Since I was playing on PS4, this also meant that I could easily edit and upload the videos myself to various social media, meaning that it would be pretty easy for people to create gameplay compilations and combo guides too. I think this sort of innovation speaks to some keen insight on ArcSys’s part; while the gameplay is fairly core and familiar, the replay functionality seems to show that ArcSys is aware of the huge, fan-made support and materials that keep their games going, and being able to instantly save your replays for these purposes really feels like a step in an interesting direction there.

 

Strike a pose!

 

Of course, as the Strive beta was winding down, ArcSys teased us with the reveal of I-No, who I really REALLY wished was playable in the beta! I’m excited to see what comes next from Strive, and playing the beta convinced me to get myself a copy when it comes out and dive into the Guilty Gear world all over again. Only time will tell what the full game will hold, but I think the beta showed me a lot of what was under the hood and gave me a pretty good indication of what would come from the full package, which left me craving for more.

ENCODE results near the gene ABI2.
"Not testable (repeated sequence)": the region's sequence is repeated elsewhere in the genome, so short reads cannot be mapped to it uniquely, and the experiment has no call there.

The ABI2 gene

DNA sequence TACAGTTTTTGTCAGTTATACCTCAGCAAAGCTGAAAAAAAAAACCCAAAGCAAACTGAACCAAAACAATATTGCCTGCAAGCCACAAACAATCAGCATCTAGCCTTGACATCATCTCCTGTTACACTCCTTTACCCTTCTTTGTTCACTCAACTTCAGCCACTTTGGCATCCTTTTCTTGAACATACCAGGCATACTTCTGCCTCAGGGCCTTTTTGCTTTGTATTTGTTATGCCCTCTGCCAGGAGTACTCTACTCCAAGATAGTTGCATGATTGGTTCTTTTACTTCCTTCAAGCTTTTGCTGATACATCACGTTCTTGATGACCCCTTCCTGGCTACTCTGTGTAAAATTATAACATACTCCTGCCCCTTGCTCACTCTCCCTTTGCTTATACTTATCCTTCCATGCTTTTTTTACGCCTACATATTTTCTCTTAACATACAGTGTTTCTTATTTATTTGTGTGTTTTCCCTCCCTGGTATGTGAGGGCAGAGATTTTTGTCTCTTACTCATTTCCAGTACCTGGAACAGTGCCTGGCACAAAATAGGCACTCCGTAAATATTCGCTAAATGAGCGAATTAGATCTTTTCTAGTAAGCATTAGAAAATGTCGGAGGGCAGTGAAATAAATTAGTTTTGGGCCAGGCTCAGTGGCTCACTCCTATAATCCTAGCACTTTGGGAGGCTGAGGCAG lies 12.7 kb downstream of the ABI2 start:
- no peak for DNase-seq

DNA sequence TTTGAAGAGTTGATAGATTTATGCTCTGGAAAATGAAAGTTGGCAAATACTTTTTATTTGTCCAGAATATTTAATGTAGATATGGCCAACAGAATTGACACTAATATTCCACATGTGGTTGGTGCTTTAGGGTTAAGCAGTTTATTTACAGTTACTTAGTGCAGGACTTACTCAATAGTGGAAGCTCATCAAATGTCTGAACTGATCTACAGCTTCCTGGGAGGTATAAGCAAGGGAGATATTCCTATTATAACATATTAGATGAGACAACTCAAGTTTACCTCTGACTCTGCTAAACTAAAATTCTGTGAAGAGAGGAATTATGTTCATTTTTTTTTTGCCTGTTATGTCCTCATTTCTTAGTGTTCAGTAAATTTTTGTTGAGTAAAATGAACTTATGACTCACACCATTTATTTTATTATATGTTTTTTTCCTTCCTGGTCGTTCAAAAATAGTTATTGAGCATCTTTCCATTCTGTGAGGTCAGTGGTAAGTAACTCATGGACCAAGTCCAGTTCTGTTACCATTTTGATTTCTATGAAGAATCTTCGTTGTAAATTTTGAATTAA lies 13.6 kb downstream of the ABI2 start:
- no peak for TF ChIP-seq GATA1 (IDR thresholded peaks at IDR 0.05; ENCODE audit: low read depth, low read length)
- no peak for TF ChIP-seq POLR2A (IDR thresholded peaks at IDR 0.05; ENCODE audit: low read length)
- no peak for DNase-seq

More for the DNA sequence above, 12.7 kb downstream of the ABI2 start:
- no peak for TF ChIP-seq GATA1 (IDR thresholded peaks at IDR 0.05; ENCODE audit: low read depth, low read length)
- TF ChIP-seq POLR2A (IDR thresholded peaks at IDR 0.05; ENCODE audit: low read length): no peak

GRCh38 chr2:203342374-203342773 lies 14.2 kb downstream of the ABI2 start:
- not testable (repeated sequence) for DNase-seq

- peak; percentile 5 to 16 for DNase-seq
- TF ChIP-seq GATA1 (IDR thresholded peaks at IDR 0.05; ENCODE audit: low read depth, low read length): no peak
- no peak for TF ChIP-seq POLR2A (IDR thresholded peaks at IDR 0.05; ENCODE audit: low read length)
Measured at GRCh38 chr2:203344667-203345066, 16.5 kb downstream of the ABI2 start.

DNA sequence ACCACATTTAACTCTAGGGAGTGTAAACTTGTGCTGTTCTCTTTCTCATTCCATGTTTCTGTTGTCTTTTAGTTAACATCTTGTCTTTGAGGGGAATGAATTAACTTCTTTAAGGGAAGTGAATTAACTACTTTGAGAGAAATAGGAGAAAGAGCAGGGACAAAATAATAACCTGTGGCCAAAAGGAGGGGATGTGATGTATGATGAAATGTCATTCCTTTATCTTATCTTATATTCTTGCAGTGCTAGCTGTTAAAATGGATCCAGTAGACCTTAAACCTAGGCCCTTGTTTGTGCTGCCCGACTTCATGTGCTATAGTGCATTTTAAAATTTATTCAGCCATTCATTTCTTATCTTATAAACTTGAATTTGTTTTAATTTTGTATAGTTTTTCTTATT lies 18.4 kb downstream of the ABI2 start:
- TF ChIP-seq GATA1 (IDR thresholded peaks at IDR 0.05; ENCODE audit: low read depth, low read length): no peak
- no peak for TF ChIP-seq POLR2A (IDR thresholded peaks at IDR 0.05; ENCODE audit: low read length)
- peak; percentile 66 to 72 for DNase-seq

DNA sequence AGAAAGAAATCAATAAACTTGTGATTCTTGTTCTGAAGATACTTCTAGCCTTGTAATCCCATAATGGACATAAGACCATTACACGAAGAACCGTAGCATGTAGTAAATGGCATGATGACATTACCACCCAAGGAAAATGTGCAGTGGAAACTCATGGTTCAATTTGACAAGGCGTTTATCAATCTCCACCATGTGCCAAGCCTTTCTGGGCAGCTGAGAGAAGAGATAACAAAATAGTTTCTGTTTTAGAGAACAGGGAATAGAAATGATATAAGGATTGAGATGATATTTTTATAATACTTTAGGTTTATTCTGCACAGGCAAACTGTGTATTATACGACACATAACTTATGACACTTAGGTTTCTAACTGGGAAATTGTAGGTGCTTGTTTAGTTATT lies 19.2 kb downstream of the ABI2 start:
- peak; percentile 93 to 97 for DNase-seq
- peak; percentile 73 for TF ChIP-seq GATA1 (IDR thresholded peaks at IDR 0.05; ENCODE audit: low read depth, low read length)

Keep an eye out for more Guilty Gear Strive coverage; if I get the opportunity, I’d love to take another look at the game and keep you all updated! And if you want to keep in touch with what Arc System Works is up to, don’t forget to follow them on Twitter, Facebook, Instagram, YouTube and Twitch! Oh, and if you played the beta at all, make sure to complete ArcSys’ player survey to give them feedback on how they’re doing.

 

Until next time! 

 

Omake:

 

Claire Redfield??

 

When I finished my avatar so I can go into battle with style, I noticed… that it kinda looks like Claire Redfield? How did that happen?! Totally unintended, but I’m more than okay with that.

 

Did any of you get a chance to play the Guilty Gear Strive beta? Who’s your fave character in the Guilty Gear universe? Let me know in the comments!